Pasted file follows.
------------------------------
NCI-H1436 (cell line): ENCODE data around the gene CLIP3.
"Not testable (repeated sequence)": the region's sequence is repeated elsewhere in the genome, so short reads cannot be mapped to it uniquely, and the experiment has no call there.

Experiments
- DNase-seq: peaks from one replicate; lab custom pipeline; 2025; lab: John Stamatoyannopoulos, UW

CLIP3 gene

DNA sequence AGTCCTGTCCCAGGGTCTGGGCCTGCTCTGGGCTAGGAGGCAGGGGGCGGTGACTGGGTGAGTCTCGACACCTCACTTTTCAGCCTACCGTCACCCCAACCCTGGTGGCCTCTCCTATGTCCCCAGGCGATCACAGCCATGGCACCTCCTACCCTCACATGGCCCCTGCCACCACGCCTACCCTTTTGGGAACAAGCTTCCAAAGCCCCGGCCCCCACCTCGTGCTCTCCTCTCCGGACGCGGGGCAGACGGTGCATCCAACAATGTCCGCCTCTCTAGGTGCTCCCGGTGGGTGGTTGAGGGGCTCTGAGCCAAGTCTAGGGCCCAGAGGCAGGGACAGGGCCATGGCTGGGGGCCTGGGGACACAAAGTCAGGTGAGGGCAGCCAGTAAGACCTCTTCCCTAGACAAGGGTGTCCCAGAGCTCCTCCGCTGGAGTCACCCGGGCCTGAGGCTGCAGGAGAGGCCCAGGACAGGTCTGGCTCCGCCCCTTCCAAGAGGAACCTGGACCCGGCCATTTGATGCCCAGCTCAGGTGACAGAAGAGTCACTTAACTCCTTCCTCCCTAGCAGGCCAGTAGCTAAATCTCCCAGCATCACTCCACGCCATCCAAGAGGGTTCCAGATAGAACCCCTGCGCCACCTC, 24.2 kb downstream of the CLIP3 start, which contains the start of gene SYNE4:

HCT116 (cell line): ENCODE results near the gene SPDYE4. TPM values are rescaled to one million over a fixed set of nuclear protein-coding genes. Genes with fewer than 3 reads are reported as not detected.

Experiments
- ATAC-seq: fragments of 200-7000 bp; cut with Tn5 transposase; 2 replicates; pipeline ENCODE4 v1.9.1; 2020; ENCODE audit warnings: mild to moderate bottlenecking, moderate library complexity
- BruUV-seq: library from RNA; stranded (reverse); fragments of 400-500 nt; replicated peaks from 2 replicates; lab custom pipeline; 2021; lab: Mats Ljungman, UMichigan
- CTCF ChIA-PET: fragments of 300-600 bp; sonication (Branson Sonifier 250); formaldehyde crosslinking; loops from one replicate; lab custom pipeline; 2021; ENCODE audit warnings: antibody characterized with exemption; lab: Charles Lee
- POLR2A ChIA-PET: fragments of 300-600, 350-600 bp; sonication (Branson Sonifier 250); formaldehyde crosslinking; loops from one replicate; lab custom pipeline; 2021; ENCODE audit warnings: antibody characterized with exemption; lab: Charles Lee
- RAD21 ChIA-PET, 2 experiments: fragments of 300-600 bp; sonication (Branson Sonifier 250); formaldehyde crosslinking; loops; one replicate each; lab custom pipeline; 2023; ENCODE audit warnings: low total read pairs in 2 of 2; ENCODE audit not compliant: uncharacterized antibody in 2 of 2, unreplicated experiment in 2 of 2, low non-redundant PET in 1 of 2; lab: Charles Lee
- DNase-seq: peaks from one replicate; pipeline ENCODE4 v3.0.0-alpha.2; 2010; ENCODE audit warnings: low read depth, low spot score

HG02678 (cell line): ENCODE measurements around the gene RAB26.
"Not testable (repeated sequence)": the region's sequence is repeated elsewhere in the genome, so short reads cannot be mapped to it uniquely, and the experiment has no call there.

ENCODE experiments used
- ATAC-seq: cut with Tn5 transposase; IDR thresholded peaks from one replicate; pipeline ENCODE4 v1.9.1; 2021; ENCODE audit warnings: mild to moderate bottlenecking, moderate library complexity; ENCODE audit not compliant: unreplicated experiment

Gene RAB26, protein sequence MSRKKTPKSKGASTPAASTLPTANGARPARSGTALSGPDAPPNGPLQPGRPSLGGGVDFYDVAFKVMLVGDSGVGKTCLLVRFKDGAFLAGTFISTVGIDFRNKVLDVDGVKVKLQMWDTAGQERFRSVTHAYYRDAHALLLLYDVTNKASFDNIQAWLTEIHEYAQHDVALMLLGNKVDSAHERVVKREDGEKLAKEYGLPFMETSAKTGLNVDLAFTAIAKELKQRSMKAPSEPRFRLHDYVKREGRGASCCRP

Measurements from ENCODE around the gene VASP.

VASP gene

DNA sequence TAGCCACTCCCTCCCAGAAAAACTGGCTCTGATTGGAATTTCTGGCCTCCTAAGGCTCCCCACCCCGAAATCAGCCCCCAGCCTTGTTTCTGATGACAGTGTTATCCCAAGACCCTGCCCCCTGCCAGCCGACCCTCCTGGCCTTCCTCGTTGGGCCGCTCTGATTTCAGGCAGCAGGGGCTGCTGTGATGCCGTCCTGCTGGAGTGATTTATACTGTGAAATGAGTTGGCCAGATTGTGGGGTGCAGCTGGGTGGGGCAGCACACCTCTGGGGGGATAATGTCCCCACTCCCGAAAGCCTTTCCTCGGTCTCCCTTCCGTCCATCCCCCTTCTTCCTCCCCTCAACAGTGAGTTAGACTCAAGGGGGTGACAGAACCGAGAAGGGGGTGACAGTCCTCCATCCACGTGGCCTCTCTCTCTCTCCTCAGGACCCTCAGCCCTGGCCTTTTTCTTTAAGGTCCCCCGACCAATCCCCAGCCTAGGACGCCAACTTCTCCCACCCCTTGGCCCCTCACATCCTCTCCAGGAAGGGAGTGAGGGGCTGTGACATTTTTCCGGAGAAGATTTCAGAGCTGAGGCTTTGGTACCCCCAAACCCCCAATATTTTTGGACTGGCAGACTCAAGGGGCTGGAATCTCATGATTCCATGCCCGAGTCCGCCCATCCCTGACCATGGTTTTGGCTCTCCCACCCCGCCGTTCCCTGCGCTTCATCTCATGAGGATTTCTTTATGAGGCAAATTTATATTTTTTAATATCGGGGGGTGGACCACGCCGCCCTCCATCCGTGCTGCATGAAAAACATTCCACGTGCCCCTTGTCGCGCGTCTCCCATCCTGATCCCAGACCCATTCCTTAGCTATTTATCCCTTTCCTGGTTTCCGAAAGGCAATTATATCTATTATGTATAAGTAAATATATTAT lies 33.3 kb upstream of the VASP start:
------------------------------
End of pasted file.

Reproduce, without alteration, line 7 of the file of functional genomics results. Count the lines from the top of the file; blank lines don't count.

HCT116 (cell line): ENCODE results near the gene SPDYE4. TPM values are rescaled to one million over a fixed set of nuclear protein-coding genes. Genes with fewer than 3 reads are reported as not detected.